A surgical mask is usually made up of three layers. The two outside layers are made from a non-woven fabric, often a paper material. The middle layer is made up of a melt-blown polymer; this acts as the filter which stops microbes from entering or exiting the mask. Don’t forget to add the garlic in to the soup after the onions, and let it soften with them. The garlic does not need as long in the pan as the onions, as they can catch and burn quickly. You should really be able to smell all of the brilliant flavours right now. The fiber material in the middle layer of the mask is often made of microfibres with an electrostatic charge – this filter acts by forcing the smaller particles to veer and hit a fibre, rather than escaping straight through the mask, therefore increasing protection. Surgical masks are not designed to be washed – it can damage this middle filter layer, significantly reducing their protection against spreading the virus.

To be said whilst adding the cress, stock and orange juice:

Once the onions have softened, usually after about 5 minutes, its time to add in the rest of the ingredients. First I’m going to put the cress in, and just give it a bit of a stir to mix with the onions. Then pour in the stock, and the orange juice. I’d leave it to simmer for about 5 minutes; its tricky to get the temperature right as you don’t want the soup to boil, but you also need all of the flavours to really meld together in the pan.

It’s really easy though; it’s such a simple soup that is really healthy and you could even go further and grow your own onions and garlic to go in it, as well as the cress! I grew so many onions over lockdown, it was so exciting digging them up and seeing which ones grew and which ones didn’t.

There has been so much chop and change with the guidance on masks during the pandemic. I remember when it started the general advice was that we should not wear them. I never did until I had to, but then again, I did not leave my house much during the first four months of the pandemic. I wonder if anyone else wore them before they had to, please let us know your experiences in the chat!

Even once masks were brought in as the law to wear them inside shops, restaurants and on public transport, the guidance was still mixed and quite confusing. There was a minefield of differing opinions about the wearing of masks to prevent the spread of the virus, the biggest one being that they gave people a false confidence, stopping them from social distancing. Barely any governments from around the World actually stepped in and encouraged people to make their own masks, or buy reusable ones – perhaps if they had then we would not be in this devastating environmental crisis right now!

It is so saddening that all the progress the World had made with limiting our plastic usage seems to have disappeared, it is like we have taken about a thousand steps back! Aside from the environmental effects, of which there are many, there have been other effects due to the reliance on disposable masks. Hospitals around the World have seen a shortage in their supplies of surgical masks – this is absolutely ridiculous as they are completely necessary for hospitals, but not for a quick pop into the supermarket.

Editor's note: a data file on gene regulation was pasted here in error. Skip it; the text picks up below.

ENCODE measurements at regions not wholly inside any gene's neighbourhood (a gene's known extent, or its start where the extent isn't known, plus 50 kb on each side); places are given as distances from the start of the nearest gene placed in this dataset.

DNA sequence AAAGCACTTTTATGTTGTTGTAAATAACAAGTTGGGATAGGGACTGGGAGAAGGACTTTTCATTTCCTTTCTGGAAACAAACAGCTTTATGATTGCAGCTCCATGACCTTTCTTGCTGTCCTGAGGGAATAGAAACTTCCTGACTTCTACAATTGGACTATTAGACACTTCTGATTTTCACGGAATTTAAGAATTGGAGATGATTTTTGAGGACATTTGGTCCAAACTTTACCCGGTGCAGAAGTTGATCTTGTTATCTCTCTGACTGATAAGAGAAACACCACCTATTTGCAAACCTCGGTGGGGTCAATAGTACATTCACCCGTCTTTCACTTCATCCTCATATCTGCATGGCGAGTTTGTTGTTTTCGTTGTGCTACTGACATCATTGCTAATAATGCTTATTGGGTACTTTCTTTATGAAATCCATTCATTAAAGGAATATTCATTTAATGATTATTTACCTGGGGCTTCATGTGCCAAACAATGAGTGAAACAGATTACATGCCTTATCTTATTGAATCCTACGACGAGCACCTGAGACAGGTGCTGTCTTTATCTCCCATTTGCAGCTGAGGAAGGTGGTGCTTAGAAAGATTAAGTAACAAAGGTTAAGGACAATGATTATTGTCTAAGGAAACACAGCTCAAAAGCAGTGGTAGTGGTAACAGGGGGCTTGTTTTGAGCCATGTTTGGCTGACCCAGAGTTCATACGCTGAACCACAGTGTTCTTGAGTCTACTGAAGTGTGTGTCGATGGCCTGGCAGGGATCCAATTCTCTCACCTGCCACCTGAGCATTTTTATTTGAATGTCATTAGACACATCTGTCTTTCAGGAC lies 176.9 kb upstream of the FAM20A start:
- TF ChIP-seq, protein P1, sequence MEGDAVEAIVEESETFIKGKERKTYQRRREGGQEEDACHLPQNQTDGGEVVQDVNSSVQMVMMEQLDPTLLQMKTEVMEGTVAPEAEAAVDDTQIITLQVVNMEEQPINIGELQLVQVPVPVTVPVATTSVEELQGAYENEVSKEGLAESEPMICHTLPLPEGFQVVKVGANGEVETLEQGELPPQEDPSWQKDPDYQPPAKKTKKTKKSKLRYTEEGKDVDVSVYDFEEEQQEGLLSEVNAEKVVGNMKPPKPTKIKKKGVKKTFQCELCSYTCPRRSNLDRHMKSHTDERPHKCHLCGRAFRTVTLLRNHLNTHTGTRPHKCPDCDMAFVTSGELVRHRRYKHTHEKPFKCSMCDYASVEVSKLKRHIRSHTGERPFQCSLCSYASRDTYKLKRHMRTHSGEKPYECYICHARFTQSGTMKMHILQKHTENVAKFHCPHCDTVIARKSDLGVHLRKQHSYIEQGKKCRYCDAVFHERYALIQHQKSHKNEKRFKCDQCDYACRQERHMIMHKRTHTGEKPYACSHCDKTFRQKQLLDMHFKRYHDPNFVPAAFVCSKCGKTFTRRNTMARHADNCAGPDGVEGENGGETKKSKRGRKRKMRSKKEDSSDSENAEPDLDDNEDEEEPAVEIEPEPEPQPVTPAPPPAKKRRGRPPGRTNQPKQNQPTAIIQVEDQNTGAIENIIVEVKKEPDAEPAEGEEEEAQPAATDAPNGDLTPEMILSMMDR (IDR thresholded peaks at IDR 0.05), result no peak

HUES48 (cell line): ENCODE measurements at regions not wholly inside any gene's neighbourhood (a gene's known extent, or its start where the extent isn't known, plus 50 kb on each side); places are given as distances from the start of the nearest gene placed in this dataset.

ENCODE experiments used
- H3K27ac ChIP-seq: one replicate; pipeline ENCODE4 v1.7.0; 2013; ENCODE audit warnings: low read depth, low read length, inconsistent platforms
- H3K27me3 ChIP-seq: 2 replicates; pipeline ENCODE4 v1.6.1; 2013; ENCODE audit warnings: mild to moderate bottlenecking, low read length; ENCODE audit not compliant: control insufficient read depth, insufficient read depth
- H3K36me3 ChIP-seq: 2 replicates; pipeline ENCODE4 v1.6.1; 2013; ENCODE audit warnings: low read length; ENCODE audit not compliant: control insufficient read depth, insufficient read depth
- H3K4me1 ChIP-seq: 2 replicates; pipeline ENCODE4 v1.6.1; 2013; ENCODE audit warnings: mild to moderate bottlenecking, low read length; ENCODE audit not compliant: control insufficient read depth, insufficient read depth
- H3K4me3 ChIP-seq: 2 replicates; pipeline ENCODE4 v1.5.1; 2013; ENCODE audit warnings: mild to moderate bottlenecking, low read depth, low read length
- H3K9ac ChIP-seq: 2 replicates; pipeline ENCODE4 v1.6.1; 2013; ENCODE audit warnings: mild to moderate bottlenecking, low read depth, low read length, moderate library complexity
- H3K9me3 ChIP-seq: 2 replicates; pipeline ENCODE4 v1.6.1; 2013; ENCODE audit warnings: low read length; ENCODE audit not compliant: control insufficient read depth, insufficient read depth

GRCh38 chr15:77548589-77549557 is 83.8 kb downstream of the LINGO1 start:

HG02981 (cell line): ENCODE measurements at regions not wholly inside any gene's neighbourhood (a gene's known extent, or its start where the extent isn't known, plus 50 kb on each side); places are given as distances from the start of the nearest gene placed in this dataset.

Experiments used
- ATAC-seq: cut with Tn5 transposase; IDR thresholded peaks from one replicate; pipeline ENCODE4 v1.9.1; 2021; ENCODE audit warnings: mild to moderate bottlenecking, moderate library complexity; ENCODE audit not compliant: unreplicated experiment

Some countries actually banned the selling of surgical masks to other nations; perhaps there would have been less of a problem if banned altogether for sale to the general public. It deeply concerns me that throughout my project, when talking to people about the devastating environmental effects caused by single-use items, a lot of people are unaware of the consequences. In my conversations with people, I have found that some people use them despite knowing their negative effects, I would like to think they have a reason for this other than that they do not care.

To be said whilst adding yogurt, blending and seasoning:

Once the soup has finished simmering, it needs finishing off with a few small details! First take a stick blender – this could also be done by pouring it into a blender or food processor. Then blend the soup! It is up to you how much you want to blend the soup, whether you prefer to have a bit of a bite from the onions, but I find the cress quite stringy and think it tastes better when smooth. Once you have blended the soup, add the yogurt, give it a stir and finish by seasoning with salt and pepper, or even some chilli flakes!

Cooking this soup has really made me reflect on how important and valuable it is to limit our usage of single-use plastic. It often feels inescapable to completely stop using it – throughout cooking I have found it in the bottle of the oil, the yogurt container, the packaging of the onion. By making one change to my life, growing the cress from the disposable mask pots, I have grown my own food, and also found a creative cycle for an otherwise non-sustainable product.

Having grown my own cress, it also makes me ponder the other ingredients I have used. There is such a high demand for everything, and this comes at a cost to the environment. With my own soup, I have used oranges from abroad, and dairy in the yogurt. Is it possible to make everything we do sustainable? I would love to continue thinking of other uses for disposable masks, and other single-use items that would otherwise be thrown away. If anyone has any ideas or tips, please share them in the chat – it would be a wonderful thing.